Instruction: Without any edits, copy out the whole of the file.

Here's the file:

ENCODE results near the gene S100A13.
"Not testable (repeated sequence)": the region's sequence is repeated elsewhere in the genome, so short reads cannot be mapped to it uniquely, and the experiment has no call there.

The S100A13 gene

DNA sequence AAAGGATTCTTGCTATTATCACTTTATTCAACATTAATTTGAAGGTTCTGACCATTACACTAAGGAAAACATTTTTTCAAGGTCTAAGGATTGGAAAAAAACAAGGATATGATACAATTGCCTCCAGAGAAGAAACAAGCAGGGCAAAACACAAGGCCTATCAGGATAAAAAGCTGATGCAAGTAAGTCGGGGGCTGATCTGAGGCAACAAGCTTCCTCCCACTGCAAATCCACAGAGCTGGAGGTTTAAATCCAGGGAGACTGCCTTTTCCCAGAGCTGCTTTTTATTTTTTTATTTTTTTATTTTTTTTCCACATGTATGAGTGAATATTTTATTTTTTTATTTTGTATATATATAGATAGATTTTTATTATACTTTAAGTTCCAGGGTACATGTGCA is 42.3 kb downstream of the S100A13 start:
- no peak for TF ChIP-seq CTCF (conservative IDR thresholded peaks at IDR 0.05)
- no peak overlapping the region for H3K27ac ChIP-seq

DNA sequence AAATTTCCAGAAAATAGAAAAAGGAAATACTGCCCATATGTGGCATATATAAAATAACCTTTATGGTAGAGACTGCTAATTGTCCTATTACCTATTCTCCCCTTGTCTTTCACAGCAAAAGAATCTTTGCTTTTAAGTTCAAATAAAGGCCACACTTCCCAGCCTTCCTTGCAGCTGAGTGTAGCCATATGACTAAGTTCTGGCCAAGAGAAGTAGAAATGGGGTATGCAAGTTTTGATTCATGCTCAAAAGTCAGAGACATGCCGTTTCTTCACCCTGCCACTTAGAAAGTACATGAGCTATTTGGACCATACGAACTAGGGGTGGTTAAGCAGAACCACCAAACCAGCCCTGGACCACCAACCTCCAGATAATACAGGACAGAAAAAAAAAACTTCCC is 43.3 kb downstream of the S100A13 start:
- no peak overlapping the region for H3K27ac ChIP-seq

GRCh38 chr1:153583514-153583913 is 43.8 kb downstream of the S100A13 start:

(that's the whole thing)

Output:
ENCODE results near the gene S100A13.
"Not testable (repeated sequence)": the region's sequence is repeated elsewhere in the genome, so short reads cannot be mapped to it uniquely, and the experiment has no call there.

The S100A13 gene

DNA sequence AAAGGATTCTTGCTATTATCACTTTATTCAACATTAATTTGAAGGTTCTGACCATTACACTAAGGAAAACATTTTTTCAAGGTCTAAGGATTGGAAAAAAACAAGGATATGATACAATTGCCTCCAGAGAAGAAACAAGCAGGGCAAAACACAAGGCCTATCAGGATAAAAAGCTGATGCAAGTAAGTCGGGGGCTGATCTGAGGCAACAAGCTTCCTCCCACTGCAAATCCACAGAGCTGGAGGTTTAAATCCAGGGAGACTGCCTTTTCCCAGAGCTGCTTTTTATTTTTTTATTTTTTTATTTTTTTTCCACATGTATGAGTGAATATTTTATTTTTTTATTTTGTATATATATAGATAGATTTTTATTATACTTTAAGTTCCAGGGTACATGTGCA is 42.3 kb downstream of the S100A13 start:
- no peak for TF ChIP-seq CTCF (conservative IDR thresholded peaks at IDR 0.05)
- no peak overlapping the region for H3K27ac ChIP-seq

DNA sequence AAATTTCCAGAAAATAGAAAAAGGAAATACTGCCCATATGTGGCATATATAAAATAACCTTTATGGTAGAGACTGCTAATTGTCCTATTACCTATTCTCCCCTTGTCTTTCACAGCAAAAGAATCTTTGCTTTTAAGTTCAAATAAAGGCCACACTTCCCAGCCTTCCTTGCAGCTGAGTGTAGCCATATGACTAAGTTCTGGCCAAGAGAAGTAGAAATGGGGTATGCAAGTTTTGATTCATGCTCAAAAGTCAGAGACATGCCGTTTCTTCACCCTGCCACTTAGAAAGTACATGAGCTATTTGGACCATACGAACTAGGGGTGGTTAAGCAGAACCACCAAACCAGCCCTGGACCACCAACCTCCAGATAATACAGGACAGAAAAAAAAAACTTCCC is 43.3 kb downstream of the S100A13 start:
- no peak overlapping the region for H3K27ac ChIP-seq

GRCh38 chr1:153583514-153583913 is 43.8 kb downstream of the S100A13 start: